There have traditionally been only two images accepted as true portraits of the man who is generally acknowledged as the greatest writer in the English language, William Shakespeare.
One is his monument bust in the Holy Trinity Church in Statford-upon-Avon (left, 4th down), and the other is the famous engraving by Martin Droeshout (left, bottom) that was used as the cover piece of the First Folio of Shakespeare’s work (and has been repurposed in a gigazillion ways since). Both of them were done after his death in 1616.
On Monday, the chairman of the Shakespeare Birthplace Trust, Stanley Wells, unveiled a painting that has been in the house of the Cobbe family outside of Dublin for centuries, that is now suggested to be the only image of the bard painted from life (image at left, top).
This status was previously held, but always in question, for the painting called the Chandos Portrait, attributed to artist John Taylor (left, third down), but that claim has been discredited to a large extent.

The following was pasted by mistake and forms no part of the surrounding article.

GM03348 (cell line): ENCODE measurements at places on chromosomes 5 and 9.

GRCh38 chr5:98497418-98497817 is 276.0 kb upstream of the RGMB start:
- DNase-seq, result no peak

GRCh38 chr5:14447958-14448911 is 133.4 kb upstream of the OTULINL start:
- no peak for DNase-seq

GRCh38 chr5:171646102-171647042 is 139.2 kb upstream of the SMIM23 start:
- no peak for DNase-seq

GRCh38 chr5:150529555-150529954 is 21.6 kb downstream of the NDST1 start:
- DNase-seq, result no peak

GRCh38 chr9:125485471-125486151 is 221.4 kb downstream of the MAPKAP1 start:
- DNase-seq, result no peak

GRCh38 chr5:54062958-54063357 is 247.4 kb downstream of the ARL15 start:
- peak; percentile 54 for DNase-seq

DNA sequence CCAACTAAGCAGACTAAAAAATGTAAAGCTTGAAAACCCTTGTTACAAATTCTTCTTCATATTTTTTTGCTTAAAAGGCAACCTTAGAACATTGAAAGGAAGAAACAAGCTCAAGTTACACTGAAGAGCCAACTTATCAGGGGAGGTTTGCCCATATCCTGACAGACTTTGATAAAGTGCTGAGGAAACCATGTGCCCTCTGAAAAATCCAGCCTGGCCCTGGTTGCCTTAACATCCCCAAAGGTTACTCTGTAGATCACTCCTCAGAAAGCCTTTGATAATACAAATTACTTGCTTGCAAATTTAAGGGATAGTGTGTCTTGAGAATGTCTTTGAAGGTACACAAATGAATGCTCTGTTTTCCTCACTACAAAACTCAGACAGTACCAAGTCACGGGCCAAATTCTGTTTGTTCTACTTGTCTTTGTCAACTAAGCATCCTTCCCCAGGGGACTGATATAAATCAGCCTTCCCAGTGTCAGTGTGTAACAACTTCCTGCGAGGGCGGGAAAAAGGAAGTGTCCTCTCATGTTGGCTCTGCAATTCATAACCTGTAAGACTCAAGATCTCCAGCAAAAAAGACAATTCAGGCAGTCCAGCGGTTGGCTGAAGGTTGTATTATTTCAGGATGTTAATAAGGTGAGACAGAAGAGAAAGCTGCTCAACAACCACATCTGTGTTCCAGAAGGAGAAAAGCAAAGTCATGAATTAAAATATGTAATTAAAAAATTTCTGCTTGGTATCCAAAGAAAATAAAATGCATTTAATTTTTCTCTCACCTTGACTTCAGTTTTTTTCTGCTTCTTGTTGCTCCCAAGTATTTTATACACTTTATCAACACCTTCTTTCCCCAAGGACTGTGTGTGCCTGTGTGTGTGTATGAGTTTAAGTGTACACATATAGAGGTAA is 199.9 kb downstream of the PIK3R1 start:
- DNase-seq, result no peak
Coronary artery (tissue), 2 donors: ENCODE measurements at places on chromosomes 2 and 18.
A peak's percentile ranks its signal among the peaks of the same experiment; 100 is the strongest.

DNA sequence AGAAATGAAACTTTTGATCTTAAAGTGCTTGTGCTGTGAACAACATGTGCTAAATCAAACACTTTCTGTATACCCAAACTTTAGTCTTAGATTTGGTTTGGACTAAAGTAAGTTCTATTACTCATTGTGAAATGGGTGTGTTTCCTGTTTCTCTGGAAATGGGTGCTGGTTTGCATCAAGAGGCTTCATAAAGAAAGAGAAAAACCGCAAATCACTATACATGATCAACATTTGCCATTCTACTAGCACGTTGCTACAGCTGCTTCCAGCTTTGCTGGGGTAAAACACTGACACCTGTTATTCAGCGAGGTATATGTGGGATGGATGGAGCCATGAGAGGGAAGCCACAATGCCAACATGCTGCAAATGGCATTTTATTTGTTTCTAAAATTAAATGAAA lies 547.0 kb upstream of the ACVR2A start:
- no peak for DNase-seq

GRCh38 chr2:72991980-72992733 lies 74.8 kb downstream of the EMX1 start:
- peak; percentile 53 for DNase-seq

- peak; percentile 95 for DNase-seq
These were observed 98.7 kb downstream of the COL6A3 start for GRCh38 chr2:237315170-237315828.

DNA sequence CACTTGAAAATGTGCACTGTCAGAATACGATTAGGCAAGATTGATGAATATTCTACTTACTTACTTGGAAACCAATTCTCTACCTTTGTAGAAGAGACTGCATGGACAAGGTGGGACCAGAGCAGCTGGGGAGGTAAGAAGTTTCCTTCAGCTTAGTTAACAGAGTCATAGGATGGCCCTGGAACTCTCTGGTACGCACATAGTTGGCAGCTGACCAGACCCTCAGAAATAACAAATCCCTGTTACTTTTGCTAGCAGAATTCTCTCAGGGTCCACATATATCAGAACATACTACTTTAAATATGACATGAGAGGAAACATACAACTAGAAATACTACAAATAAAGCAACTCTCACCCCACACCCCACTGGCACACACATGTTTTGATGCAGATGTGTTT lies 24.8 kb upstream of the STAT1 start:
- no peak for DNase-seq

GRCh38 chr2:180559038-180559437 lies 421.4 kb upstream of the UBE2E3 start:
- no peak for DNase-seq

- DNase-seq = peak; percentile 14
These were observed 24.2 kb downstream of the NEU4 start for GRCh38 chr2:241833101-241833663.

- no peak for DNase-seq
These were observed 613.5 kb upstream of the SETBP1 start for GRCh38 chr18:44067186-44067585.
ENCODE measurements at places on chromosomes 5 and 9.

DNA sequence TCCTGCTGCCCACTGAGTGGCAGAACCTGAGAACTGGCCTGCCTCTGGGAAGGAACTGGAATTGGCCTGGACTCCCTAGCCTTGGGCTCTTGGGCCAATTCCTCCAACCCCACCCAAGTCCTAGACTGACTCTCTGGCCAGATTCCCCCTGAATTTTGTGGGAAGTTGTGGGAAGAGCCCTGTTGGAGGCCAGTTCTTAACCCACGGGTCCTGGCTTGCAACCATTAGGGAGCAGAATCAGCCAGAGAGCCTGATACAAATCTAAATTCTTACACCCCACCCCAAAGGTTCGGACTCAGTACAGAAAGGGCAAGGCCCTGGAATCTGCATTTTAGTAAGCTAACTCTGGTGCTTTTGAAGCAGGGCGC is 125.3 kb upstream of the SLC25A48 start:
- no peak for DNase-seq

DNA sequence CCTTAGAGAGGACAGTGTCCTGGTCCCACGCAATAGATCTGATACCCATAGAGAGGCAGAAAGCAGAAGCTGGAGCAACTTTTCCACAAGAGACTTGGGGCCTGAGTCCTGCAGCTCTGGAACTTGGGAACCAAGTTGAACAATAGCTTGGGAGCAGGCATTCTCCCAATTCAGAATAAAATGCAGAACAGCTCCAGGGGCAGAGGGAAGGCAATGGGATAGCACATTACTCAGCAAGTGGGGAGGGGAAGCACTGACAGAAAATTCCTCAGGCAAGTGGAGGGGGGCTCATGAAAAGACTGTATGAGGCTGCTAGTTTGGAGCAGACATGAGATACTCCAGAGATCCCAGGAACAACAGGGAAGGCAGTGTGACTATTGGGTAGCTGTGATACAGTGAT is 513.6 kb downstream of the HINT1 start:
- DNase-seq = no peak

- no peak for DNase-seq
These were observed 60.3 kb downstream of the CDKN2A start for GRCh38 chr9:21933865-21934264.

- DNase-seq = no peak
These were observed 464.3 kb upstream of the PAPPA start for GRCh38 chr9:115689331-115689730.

The painting from the Cobbe family shows an energetic and bright eyed man, younger than the portrayals we commonly see, most of which have been based on Droeshout’s engraving.
In this portrait, Shakespeare would have been 46 at the time, six years before his death.
The painting bears a resemblance to a painting once thought to be of Shakespeare and attributed to Flemish painter Charles Janssen, that is in the National Gallery in London (left, second down).
Though this painting has been established to have been of another person, and to have been altered sometime before 1770 to make it resemble Shakespeare, it is what prompted the Alec Cobbe to begin inquires among Shakespeare scholars and art experts to see if his family’s painting was, indeed, of the great playwright.
Though the jury is not in, sophisticated dating techniques and the opinions of the experts in both camps suggest that this may, in fact, be the only portrait we have of Shakespeare painted during his lifetime.
Unfortunately, in all of the media attention the painting has received, I can find no mention of an attribution, or even a suggestion of a probable artist’s name. I suppose that may remain a mystery, like much about the bard himself.
Though out of context (and though by “paintings”, Hamlet is referring to Opheila’s makeup), the issue of identifying portraits brings to mind:
“I have heard of your paintings too, well enough; God has given you one face and you make yourselves another,…”
[Thanks to Larry Roibal]